Protests, violence, and looting: these are the common themes in mass media coverage of the Black Lives Matter movement. But peaceful, positive, community work is happening beyond these scenes of chaos, particularly in the Midwest. In cities throughout the region, efforts are led by dedicated young activists with their own stories to tell.
Pictured: Sedan Smith and Jonathan Mason
Jonathan Mason is the founder of the 10K Foundation. The idea behind the name came from the thought that if you can mobilize 10,000 hopeful citizens, you can change anything. As a father of four, he has always been one to speak out on behalf of others and himself. The death of three black men—Philando Castile, Tamir Rice, and Alton Sterling—were part of the reason he started protesting more than 10 years ago. He was the first person to report the death of George Floyd at a Minneapolis, MN police station.
Courtnei Caldwell, who faced racism when she moved to Iowa, is one of the founders of the Des Moines Black Liberation Movement. Her passion for advocacy stems from her grandfather, who was involved in the NAACP in Missouri. Caldwell helped organize the press conference known as Black Emergency in October 2020, in which the Black Liberation Movement publicly announced a state of emergency for Black Iowans, as well as Black people around the country. Her biggest goal is to keep everyone safe and to work toward more equality for Black people.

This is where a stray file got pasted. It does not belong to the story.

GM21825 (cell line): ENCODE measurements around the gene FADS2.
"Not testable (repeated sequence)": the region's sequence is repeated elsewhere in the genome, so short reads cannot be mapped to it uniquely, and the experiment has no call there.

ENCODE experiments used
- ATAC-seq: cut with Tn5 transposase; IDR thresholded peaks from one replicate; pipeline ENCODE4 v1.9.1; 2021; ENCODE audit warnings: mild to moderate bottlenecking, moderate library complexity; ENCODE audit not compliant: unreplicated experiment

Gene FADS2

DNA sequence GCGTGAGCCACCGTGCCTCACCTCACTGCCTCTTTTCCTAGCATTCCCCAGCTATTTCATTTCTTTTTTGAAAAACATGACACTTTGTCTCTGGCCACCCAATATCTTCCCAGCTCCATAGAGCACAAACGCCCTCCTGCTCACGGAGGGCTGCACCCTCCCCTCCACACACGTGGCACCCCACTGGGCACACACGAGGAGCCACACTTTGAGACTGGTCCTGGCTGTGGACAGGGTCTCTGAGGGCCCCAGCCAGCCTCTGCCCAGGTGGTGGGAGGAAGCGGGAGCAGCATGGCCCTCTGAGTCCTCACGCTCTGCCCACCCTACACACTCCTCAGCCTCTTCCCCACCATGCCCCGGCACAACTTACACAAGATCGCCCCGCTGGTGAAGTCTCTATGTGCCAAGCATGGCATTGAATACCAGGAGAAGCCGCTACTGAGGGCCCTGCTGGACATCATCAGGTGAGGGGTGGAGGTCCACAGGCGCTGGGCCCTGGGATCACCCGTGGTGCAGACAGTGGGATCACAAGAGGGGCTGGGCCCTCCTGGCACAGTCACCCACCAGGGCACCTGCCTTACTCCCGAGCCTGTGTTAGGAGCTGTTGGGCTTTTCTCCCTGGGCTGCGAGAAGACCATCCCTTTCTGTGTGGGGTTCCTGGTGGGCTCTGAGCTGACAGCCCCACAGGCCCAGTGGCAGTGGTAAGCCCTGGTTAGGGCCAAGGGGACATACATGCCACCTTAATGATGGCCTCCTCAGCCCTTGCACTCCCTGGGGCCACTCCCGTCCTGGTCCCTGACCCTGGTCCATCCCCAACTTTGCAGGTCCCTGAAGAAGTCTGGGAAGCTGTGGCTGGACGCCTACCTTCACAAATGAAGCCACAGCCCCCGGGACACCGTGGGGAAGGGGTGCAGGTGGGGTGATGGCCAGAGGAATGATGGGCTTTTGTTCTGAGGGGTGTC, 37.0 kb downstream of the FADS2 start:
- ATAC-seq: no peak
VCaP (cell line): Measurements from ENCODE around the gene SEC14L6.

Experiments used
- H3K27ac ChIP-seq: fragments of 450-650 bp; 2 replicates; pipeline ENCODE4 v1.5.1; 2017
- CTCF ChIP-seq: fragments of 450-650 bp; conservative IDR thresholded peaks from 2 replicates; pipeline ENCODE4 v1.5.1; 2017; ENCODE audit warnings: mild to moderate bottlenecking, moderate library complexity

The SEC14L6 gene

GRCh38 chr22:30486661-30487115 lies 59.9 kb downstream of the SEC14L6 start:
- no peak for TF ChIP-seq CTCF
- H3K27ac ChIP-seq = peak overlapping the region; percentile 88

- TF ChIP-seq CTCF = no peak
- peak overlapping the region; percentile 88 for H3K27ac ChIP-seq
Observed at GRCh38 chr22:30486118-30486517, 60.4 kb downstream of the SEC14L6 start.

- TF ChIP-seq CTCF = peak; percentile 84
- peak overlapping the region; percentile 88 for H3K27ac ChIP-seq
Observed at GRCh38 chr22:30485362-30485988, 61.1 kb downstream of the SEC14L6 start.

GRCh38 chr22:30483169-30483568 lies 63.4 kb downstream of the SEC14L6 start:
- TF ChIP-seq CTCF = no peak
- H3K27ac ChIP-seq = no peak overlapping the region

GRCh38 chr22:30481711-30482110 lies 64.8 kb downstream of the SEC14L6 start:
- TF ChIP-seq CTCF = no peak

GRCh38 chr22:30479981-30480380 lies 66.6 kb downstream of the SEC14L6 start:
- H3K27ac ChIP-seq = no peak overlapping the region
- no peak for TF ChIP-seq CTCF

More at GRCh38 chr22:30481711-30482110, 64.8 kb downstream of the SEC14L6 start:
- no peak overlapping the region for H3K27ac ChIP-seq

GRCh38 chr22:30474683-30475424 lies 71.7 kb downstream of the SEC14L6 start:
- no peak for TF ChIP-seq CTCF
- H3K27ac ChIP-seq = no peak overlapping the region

Pictured: Bear Alexander and Courtnei Caldwell
Sedan and Sara Smith found love in chaos after they met at a protest after the death of George Floyd. As activists for the People’s Revolution, they work to be a voice for the voiceless. Sedan lost his younger brother, Syville, when he was shot by police in 2016, after which protests erupted in the Sherman Park neighborhood in Milwaukee. Sedan became a leader in the People’s Revolution to help keep Syville’s name alive. His work focuses on young people, who he sees as the future of the community.
Alexander “Bear” Matthews is one of the founders of ProBlac, an organization that aims to provide a space for Black and indigineous voices to be amplified. Matthews originally dreamed of being a teacher, until he was arrested for possession and that dream could no longer be reality. Matthews turned to a different platform to educate people – activism – and he hasn’t looked back. He stands by the Eldridge Cleaver quote, “if you are not a part of the solution, you are a part of the problem.”
All five activists have different approaches to fighting racial injustice, but all are working toward a common goal: change.